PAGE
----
o you think good hot chocolate is made from powder. Think again. Maybe Hershey’s syrup? That’s still not what I’m talking about—I’m talking about an abundant, intense drink that is both sweet and strong. And what could this hot chocolate possibly be made from, you might ask? Try single-sourced shaved chocolate originating from the best cocoa beans in the world, from South America to Madagascar. That’s the basis for the drinking chocolate at L.A. Burdick, making for an incredibly rich, smooth flavor that is more of a luxurious treat than an average hot beverage simply designed to warm you up.
L.A. Burdick works with ecologically sustainable cocoa plantations around the world to ensure its drinking chocolate, bars, pastries, bon bons, and signature mice are of utmost quality. The process of creating the chocolate is mostly kept under wraps, but the most impressive aspect of the entire procedure is the artistry behind each and every piece.
Every chocolate is completely handmade without the use of molds. Unlike other high-end chocolate shops, everything at L.A. Burdick is manufactured at its New Hampshire facility and crafted by hand, meaning it’s an incredibly intricate process.
“The eyes [of the chocolate mice] are made with a little squeeze of chocolate, the ears are made from almond slices,” Robert Wilson, COO of L.A. Burdick and BC ’83, said. “It’s really interesting to watch them make it, and it ships, for the most part, that same day. It’s almost a make-to-order business.”
aster Chocolatier Michael Klug comes from a strong background of working with Three Star Michelin restaurants and hotels, and has worked with L.A. Burdick for almost 20 years. He is the artist behind some of the distinctly charming chocolates adorning the shop’s shelves, such as the mice, elephants, and Halloween ghosts and bats.
Larry Burdick established the business in New York City in 1987 and later moved the business up to Walpole, N.H. where all the chocolate is still being made today. Currently, there are five L.A. Burdick stores—in Walpole, Cambridge, Boston (Copley), Chicago, and New York—and Burdick is getting ready to open the doors to a new Georgetown location in the coming weeks.
“We’re always looking for a location that’s a bit historical and says something about the city it’s in,” Wilson said. “It needs to fit our profile and our look.”
he Copley location is quintessentially charming, located in a former men’s clothing store that was built around 1883. It’s a small house right in the middle of a bustling area, radiating a soft, warm glow from its windows onto the crowded Boston street. Stepping into the shop is like walking into a bakery in Paris—one might feel so inclined to order a pain au chocolat alongside their drinking chocolate. Wilson describes it as a cross between a “European cafe feel and New England charm,” with a large chandelier in the entryway, pastel-colored wallpaper adorned with vintage paintings, and French music playing softly in the background.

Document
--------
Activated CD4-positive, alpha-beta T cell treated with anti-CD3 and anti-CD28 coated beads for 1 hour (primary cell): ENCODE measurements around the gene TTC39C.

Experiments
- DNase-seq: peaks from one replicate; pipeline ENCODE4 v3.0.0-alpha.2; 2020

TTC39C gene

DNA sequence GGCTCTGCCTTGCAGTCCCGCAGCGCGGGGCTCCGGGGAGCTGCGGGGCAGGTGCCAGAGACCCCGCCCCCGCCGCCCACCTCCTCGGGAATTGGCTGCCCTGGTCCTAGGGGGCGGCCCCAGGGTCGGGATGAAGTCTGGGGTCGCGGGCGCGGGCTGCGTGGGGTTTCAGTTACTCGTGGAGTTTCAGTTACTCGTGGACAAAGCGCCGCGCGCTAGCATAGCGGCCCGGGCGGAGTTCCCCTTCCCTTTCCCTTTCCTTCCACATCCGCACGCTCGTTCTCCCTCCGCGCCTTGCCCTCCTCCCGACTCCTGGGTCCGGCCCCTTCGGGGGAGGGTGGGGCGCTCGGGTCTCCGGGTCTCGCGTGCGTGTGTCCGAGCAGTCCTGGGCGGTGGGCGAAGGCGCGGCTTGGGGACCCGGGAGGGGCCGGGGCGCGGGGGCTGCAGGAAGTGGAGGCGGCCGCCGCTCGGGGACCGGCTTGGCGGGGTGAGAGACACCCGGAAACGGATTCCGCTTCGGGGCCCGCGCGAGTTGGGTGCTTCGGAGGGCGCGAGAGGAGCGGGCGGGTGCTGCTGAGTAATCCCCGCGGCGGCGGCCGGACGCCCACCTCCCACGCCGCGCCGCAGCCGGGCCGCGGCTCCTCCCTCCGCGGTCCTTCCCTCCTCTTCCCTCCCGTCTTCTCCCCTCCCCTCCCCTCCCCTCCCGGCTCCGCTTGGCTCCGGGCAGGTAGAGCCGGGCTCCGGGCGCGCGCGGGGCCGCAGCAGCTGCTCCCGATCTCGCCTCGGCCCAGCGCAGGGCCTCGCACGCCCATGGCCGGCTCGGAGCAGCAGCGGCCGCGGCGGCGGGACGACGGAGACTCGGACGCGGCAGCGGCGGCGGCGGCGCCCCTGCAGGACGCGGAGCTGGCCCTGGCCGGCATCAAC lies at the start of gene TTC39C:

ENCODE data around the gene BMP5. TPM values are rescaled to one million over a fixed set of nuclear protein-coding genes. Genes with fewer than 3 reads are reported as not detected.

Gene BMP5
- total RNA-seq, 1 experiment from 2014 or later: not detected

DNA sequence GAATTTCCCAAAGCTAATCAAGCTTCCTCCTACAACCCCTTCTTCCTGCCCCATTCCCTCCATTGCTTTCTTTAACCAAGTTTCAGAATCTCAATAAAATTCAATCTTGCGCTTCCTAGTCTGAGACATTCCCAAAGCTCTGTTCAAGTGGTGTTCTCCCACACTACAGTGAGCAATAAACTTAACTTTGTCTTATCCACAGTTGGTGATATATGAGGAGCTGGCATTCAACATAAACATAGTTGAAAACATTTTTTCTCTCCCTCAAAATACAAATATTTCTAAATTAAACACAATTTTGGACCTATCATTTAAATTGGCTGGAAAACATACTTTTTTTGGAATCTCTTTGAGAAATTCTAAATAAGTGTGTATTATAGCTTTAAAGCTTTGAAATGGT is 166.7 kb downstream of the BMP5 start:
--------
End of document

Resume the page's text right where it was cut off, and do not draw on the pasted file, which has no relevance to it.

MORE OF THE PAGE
“You can sit with your friends and have a cup of coffee,” Wilson said. “It’s very comfortable, you don’t feel rushed.”
L.A. Burdick offers several distinct variations of their classic drinking chocolate besides just the dark, milk, and white blends. Also available on the menu are beverages with single-source chocolate from Bolivia, Brazil, Ecuador, Grenada, Madagascar, Peru, and Venezuela.
With such a solid base for all the products L.A. Burdick offers, the menu is always evolving. One of its most recent successes is the recent addition of walnut chocolate chip cookies, which are decadently rich and perfectly chewy. The shop also began selling raspberry chocolate croissants earlier this year, but is always looking for ways to update its offerings.
.A. Burdick’s gourmet chocolates have not gone unnoticed—big names such as Barack Obama and Mark Zuckerberg have wandered into the shops. Politicians have been known to frequent the Walpole location during the New Hampshire primary as well—and surely Georgetown will be no stranger to that same population.
L.A. Burdick is always trying to appeal to college students in the area, and with late hours at both the Boston and Camrbidge locations, they see a steady flow of people late into the evening. It’s the perfect spot for dessert or a hot chocolate on a cold winter’s night (and they even make iced drinking chocolate for the warmer months).
If the shop’s decadent chocolate selection isn’t enough to draw you in, stop by for the ambiance. L.A. Burdick’s unwaveringly Parisian aura set in historic New England locations is a treat in and of itself.
Correction: This article has been updated to reflect that Wilson graduated in ’83. It originally stated he graduated in ’87.
Featured Images Courtesy of L.A. Burdick and Emily Himes / Heights Editor